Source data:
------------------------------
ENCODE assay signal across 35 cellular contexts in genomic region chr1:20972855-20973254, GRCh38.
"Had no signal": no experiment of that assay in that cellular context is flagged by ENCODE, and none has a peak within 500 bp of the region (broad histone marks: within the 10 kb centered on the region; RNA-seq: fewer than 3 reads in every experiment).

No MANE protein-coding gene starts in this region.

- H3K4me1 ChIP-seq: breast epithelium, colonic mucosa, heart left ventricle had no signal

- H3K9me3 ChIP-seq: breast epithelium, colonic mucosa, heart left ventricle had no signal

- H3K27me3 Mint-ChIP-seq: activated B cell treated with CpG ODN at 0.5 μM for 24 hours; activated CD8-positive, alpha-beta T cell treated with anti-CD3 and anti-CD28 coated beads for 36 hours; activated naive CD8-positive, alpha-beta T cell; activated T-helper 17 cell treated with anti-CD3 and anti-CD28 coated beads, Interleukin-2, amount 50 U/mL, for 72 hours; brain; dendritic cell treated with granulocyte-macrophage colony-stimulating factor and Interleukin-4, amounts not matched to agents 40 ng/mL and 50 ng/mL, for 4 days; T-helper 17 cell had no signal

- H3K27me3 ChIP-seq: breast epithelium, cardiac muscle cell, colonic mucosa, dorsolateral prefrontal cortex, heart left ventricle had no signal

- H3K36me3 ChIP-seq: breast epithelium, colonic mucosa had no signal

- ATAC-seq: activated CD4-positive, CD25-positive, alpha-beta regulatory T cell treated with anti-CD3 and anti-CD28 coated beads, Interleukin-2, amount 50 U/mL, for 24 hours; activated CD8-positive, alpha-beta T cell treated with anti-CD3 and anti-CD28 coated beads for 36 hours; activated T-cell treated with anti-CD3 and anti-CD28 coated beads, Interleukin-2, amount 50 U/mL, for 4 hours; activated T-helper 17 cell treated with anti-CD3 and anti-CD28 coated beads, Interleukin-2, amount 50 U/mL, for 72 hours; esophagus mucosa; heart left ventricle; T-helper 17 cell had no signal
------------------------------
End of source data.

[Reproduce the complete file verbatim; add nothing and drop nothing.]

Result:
ENCODE assay signal across 35 cellular contexts in genomic region chr1:20972855-20973254, GRCh38.
"Had no signal": no experiment of that assay in that cellular context is flagged by ENCODE, and none has a peak within 500 bp of the region (broad histone marks: within the 10 kb centered on the region; RNA-seq: fewer than 3 reads in every experiment).

No MANE protein-coding gene starts in this region.

- H3K4me1 ChIP-seq: breast epithelium, colonic mucosa, heart left ventricle had no signal

- H3K9me3 ChIP-seq: breast epithelium, colonic mucosa, heart left ventricle had no signal

- H3K27me3 Mint-ChIP-seq: activated B cell treated with CpG ODN at 0.5 μM for 24 hours; activated CD8-positive, alpha-beta T cell treated with anti-CD3 and anti-CD28 coated beads for 36 hours; activated naive CD8-positive, alpha-beta T cell; activated T-helper 17 cell treated with anti-CD3 and anti-CD28 coated beads, Interleukin-2, amount 50 U/mL, for 72 hours; brain; dendritic cell treated with granulocyte-macrophage colony-stimulating factor and Interleukin-4, amounts not matched to agents 40 ng/mL and 50 ng/mL, for 4 days; T-helper 17 cell had no signal

- H3K27me3 ChIP-seq: breast epithelium, cardiac muscle cell, colonic mucosa, dorsolateral prefrontal cortex, heart left ventricle had no signal

- H3K36me3 ChIP-seq: breast epithelium, colonic mucosa had no signal

- ATAC-seq: activated CD4-positive, CD25-positive, alpha-beta regulatory T cell treated with anti-CD3 and anti-CD28 coated beads, Interleukin-2, amount 50 U/mL, for 24 hours; activated CD8-positive, alpha-beta T cell treated with anti-CD3 and anti-CD28 coated beads for 36 hours; activated T-cell treated with anti-CD3 and anti-CD28 coated beads, Interleukin-2, amount 50 U/mL, for 4 hours; activated T-helper 17 cell treated with anti-CD3 and anti-CD28 coated beads, Interleukin-2, amount 50 U/mL, for 72 hours; esophagus mucosa; heart left ventricle; T-helper 17 cell had no signal